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GMOs are safe and nutritious; quit worrying

August 26, 2018

The U.S. is fortunate to have the safest food supply in the world. Texas farmers produce a significant amount of that food, leading the nation in the number of farms and ranches, with 248,800 of them covering 130 million acres. But even with our exemplary food safety record, people still have concerns, including about genetically modified, or GMO, crops. With government-mandated GMO food labeling on the horizon, it’s even more of a hot topic these days.

Are GMOs something we really need to worry about? To put it in perspective, GMO is the popular name for agricultural biotechnology. GMOs are not “in your food.” It is just another way to grow crops, along with conventional and organic farming. As a registered dietitian nutritionist, my concern is that people be well-nourished from eating a variety of foods that fit their budget, no matter how they are produced.

So let’s talk about what some of these common terms really mean.

Organic crops are grown from organic seeds without synthetic fertilizers, chemical pesticides, irradiation or genetic engineering. While natural pesticides and fertilizers are primarily used, a limited number of approved synthetic substances are allowed if natural methods are inadequate.

While organic crops are often marketed as being nutritionally superior to conventional or GMO crops, numerous studies have found no significant nutritional advantage over conventionally grown foods.

Conventional farmers use technological innovations and grow a single type of high-yield crop using synthetic pesticides and fertilizers. More food is produced on less land than with organic crops to ensure a more abundant and less expensive food supply.

Finally, GMOs, or agricultural biotechnology, use traditional breeding methods and genetic engineering to make changes to improve plants or animals or to develop microorganisms for specific agricultural uses. It can make insect control and weed management safer and easier, and protect crops against disease.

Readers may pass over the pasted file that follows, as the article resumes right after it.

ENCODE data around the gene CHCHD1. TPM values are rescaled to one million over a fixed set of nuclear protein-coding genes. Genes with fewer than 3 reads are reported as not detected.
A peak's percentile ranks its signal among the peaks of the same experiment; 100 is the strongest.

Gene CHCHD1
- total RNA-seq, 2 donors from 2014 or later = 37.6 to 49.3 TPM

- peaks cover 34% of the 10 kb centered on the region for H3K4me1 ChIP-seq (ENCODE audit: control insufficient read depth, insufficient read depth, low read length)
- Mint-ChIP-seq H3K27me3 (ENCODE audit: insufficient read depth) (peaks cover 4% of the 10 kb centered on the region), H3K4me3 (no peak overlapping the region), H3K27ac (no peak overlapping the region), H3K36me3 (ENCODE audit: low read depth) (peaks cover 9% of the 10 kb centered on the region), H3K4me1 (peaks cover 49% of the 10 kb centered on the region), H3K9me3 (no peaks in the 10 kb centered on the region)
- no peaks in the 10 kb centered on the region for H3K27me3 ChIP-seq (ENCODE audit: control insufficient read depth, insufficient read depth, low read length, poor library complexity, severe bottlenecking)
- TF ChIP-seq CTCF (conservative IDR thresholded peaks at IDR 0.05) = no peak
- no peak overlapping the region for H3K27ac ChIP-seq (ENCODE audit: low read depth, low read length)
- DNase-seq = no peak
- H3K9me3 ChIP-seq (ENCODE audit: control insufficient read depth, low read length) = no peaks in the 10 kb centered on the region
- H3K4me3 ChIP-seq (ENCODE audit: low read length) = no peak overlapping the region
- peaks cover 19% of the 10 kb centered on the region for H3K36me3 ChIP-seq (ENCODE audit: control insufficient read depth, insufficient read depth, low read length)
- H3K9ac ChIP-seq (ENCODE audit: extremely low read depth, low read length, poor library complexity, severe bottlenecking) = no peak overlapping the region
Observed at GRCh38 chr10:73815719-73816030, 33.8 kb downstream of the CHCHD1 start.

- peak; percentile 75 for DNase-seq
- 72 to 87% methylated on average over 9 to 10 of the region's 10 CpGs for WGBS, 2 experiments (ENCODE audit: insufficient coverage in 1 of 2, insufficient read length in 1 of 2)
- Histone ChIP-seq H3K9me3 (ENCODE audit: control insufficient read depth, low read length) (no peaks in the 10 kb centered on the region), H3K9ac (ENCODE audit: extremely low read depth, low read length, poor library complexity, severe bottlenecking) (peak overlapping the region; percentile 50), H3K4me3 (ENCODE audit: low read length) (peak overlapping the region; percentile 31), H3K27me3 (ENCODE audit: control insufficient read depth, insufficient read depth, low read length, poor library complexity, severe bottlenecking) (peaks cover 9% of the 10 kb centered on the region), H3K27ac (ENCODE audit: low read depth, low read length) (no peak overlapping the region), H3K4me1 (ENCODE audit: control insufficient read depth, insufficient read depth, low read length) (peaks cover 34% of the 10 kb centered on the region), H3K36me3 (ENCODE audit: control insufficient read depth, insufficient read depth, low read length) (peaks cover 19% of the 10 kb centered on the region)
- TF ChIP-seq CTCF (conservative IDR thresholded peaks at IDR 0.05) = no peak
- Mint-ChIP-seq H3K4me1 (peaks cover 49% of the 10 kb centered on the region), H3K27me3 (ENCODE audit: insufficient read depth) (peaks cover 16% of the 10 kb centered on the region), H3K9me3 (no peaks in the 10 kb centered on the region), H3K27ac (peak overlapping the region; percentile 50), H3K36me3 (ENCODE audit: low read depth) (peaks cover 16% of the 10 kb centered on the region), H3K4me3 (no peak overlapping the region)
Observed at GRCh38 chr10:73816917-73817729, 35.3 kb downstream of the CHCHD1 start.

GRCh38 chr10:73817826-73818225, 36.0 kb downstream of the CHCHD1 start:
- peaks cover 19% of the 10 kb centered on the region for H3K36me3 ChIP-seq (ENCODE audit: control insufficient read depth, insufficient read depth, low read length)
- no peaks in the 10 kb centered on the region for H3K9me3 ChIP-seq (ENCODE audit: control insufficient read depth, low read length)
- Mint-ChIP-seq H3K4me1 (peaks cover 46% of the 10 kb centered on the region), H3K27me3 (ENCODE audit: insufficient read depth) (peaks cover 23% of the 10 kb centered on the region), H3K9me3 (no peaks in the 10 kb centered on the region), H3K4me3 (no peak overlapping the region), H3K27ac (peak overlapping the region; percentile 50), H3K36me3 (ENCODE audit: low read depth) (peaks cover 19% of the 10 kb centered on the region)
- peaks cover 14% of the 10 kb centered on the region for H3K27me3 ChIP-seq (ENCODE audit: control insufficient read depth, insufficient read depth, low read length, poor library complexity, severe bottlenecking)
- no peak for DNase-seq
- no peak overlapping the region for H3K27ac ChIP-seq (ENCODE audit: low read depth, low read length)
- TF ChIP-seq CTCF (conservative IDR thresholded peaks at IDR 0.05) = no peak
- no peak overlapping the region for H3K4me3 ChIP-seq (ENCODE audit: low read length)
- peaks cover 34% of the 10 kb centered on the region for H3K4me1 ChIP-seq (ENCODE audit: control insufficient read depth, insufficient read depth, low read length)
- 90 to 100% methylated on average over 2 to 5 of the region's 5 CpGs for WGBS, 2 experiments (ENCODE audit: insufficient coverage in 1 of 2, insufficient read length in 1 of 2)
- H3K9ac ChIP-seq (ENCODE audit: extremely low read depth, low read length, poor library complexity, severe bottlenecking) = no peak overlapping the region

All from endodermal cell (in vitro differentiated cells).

Despite all the clamor about GMO foods, only 10 GMO crops are commercially approved in the U.S.: field and sweet corn, soybeans, cotton, canola, alfalfa, sugar beets, papaya, squash, potatoes and apples. Yet non-GMO labels are plastered on everything from water to green beans, even though many of these products have no GMO counterparts.

The good news is no matter how a crop is grown, it contributes valuable nutrients to our diets. Corn, soybeans, papaya, squash, potatoes and apples all boost fiber, which helps control cholesterol and blood sugar, and promotes digestive health. Heart-healthy, low-saturated-fat vegetable oils are made from corn, soybeans and canola. Papaya and potatoes also supply vitamin C and potassium, and papaya delivers significant vitamin A.

While skepticism about GMOs reigns in the press and among consumers, 88 percent of U.S. scientists believe genetically modified foods are safe. And 98 percent of farmers say GMOs are the most important factor in their ability to lessen environmental impact on their farms.

The Food and Drug Administration requires foods from genetically engineered plants to meet the same safety requirements as foods derived from traditionally bred plants. Additionally, multiple studies have confirmed the safety of GMOs.

A 2016 National Academy of Sciences report, “Genetically Modified Crops,” examined more than 1,000 research and other publications, and concluded there was no substantiated evidence of a difference in risks to human health between commercially available GMO and conventional crops. And recently, the Board of the Academy of Nutrition and Dietetics, the world’s largest organization of food and nutrition professionals, voted to support this report as the most reputable and complete scientific report available to guide policy decisions.

The bottom line: Folks need to quit worrying so much about their food. Instead, they should focus on enjoying a variety of foods in moderation to achieve a healthy diet.

Neva Cochran serves as a nutrition communications consultant to food, nutrition and agriculture organizations, and is a volunteer expert with GMO Answers, an initiative committed to answering questions about genetically modified food. She is based in Dallas.

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